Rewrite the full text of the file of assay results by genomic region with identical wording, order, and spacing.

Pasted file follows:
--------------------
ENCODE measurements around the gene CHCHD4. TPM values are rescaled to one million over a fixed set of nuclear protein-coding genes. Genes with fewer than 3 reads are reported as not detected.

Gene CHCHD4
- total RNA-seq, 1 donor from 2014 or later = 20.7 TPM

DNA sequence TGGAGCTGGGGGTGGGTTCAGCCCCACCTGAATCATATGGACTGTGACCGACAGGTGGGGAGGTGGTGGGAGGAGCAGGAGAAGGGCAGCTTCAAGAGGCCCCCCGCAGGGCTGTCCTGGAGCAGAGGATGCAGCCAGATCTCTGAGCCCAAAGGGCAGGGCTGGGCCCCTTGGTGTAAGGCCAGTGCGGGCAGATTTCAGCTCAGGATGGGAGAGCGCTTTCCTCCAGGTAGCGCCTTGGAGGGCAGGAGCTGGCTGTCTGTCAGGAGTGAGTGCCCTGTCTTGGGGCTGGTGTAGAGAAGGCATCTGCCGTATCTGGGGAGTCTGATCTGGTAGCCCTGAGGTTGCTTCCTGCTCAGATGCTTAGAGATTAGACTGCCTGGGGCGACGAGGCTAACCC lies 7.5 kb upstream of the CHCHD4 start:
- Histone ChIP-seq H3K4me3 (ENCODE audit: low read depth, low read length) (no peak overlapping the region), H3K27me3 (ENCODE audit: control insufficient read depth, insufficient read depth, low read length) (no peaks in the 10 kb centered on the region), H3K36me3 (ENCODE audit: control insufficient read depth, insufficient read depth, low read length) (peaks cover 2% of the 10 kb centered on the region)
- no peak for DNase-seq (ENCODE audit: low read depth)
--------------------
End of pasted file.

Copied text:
ENCODE measurements around the gene CHCHD4. TPM values are rescaled to one million over a fixed set of nuclear protein-coding genes. Genes with fewer than 3 reads are reported as not detected.

Gene CHCHD4
- total RNA-seq, 1 donor from 2014 or later = 20.7 TPM

DNA sequence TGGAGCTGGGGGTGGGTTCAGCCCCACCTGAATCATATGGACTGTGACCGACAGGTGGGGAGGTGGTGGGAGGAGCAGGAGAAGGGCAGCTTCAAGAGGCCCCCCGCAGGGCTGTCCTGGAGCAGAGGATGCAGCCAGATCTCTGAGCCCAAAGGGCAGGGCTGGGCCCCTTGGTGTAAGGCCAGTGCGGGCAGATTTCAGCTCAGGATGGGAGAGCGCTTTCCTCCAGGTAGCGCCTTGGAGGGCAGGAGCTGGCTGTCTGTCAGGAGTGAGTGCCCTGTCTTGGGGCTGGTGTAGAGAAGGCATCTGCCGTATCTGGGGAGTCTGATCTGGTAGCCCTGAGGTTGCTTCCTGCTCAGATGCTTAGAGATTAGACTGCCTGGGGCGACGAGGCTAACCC lies 7.5 kb upstream of the CHCHD4 start:
- Histone ChIP-seq H3K4me3 (ENCODE audit: low read depth, low read length) (no peak overlapping the region), H3K27me3 (ENCODE audit: control insufficient read depth, insufficient read depth, low read length) (no peaks in the 10 kb centered on the region), H3K36me3 (ENCODE audit: control insufficient read depth, insufficient read depth, low read length) (peaks cover 2% of the 10 kb centered on the region)
- no peak for DNase-seq (ENCODE audit: low read depth)